Welcome to the ‘new normal’ here at Pipedream Comics. Every week we will bring you a rundown of the books we’ve been reading, the news stories that have caught our eye and the Kickstarters which we think are worth your support. This week that means the ComicScene State of Indies Yearbook, Rachael Smith’s Quarantine Comix, What We Don’t Talk About from Avery Hill Publishing, a pair of awesome kickstarters and the results of the UK Comics Creator survey.
If you’d like to be considered for inclusion email is at firstname.lastname@example.org or DM us on Twitter @pipedreamcomics
ComicScene – State Of Independents Yearbook 2020
ComicScene has been a fantastic product over the last couple of years and we’ve been really proud to be a part of it, supplying them with indie comics reviews and interviews. However with Covid impacting magazine sales and the title decidigin to go in a new direction we were really happy to help them compile this final hurrah. A collection of the best indie and small press reviews and interviews from the past 12 months, along with an exclusive interview with Pat Mills about his up and coming anthology series Spacewarp. Weighing in at a whopping 200 pages it’s a fantastic snapshot of indie comics and even includes our rundown of the top 25 comics of 2019.
One of the few comics which have managed to keep us smiling through lockdown have been Rachael Smith’s wonderful Quarantine Comix which she has been posting on her social media (and surely a collected edition is a formality). Her previous books Wired Up Wrong and Stand In Your Power, have been firm favourites, however each has required a certain emotional stimulus in order to become a reality. With Wired Up Wrong it was her struggles with depression and anxiety, then with Stand In Your Power it was the fall out of a break up that helped inspire her uniquely personal and soul searching comics. So how do you follow up those two high moments in your life – well, by documenting a global pandemic of course! Rachael’s highly personal, witty and emotionally truthful style is perfect for shining a light on the highs and lows of the Coronavirus situation. She captures the absurdity of the situation, but also continues to give it that emotional depth and range that only she can. Reminding us all that we are in the same boat – separated from loved ones and just trying to live our best lives in challenging circumstances. There are very few creators who can make the current global situation into compelling reading, but Rachael manages just that and has not only produced a wonderful tonic to the current global crisis but also has created an incredible documentary about the time we’re living in, that is told in a very real and very honest way. This really is an exceptional piece of work, that will definitely stand the test of time once collected, however we are genuinely concerned about what is going to have to happen to the world now in order for Rachael to write a fitting follow up!!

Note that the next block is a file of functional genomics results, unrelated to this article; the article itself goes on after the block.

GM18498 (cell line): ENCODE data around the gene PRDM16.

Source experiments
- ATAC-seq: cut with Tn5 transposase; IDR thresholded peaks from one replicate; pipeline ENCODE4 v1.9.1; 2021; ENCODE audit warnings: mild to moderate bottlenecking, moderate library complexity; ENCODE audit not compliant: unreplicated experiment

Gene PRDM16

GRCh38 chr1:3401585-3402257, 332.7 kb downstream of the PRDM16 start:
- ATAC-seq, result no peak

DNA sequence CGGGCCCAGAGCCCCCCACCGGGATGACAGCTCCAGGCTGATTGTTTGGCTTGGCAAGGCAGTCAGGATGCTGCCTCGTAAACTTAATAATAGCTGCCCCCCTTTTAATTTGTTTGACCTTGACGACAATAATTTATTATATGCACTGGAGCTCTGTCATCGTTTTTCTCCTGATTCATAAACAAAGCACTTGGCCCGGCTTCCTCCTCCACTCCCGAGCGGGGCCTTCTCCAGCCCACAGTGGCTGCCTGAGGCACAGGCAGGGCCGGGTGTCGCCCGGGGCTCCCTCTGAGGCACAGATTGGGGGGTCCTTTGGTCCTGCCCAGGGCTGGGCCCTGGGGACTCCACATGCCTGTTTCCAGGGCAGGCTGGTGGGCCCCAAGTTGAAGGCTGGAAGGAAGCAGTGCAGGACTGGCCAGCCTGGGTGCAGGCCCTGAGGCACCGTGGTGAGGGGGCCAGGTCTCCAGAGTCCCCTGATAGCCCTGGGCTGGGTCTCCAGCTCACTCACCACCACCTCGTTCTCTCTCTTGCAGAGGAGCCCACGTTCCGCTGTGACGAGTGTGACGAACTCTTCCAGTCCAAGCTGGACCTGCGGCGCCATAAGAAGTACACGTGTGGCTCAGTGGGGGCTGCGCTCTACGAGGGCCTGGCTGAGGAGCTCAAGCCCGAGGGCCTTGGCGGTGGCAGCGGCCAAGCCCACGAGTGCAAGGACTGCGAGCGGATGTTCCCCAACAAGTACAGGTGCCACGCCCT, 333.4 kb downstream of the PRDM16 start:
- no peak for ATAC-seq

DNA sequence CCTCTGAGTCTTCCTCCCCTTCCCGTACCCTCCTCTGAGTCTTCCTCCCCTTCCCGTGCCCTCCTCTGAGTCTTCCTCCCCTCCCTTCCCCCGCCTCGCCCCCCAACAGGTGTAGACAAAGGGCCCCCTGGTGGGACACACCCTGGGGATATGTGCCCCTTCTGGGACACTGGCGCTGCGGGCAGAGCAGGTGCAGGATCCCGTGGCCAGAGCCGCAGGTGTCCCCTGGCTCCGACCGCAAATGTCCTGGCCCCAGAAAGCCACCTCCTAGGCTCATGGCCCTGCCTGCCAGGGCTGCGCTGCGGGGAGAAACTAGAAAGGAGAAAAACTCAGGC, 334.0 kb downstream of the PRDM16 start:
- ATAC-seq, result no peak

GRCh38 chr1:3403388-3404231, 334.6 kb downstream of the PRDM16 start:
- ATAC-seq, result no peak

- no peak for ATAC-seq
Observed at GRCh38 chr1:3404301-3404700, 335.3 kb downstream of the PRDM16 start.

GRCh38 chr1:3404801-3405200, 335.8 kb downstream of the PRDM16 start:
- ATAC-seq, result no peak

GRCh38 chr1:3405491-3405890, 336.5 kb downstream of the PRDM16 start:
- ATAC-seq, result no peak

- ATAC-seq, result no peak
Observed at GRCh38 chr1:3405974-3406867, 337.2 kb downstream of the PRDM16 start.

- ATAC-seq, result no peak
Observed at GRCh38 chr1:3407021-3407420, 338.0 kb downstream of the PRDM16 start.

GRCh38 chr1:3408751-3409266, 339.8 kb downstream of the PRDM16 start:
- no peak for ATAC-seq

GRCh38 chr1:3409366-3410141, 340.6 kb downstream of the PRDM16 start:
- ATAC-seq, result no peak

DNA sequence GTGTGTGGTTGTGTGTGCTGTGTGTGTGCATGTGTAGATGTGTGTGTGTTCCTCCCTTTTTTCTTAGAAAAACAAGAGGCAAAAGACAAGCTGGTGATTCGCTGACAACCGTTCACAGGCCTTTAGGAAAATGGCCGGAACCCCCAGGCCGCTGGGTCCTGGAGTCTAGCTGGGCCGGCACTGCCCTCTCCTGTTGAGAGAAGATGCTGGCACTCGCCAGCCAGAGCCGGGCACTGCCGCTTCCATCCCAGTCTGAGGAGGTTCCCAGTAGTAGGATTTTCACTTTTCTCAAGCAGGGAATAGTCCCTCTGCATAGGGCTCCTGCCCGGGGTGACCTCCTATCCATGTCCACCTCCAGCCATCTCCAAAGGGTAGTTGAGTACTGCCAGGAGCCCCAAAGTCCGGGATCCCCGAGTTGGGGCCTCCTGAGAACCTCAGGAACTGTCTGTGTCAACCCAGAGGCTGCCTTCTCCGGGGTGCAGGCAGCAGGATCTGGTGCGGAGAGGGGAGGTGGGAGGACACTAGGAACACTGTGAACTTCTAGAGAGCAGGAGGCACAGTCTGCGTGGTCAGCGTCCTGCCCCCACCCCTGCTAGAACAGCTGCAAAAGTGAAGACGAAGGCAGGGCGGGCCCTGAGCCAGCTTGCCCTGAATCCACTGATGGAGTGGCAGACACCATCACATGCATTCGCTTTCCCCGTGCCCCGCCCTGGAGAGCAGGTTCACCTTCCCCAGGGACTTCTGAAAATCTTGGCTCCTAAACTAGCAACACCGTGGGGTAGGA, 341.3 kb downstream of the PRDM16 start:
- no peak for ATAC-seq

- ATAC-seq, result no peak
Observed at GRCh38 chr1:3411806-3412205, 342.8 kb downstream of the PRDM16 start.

What We Don’t Talk About by Charlot Kristensen
We were fortunate enough to be able to read and review this before lockdown began, however thanks to the rise of the Black Lives Matter campaign it has shone an even brighter light on to this thought provoking story. Farai and her boyfriend Adam are on their way to visit his parents in the lakes. They’ve been together for five years, yet she has not met them and she soon discovers why as it turns out her boyfriend’s mother is a bit of a racist and doesn’t approve of her Zimbabwean heritage! What starts as under the breath comments and subtle snubs develops into something much more unpleasant, and see Adam drawn into the dispute between the women in his life as he refuses to stand up for Farai. It reminded us a lot of the excellent Get Out with it’s themes of middle class white racism, and it has a really empowering ending which readers should get a lot out. It feels even more pertinent with all the discussion around race that have bubbled up as a result of the black lives matter movement. Writer and artist Charlot Kristensen adds a really strong and personal voice to that discussion thanks to this really engaging and warmly told story that manages to deliver a message without feeling like you are being lectured or preached to – which is a tricky art. It’s also fantastic to see a return from Avery Hill, and they have a host of fantastic books slated for the remainder of the year, yet this has been a wonderful starter!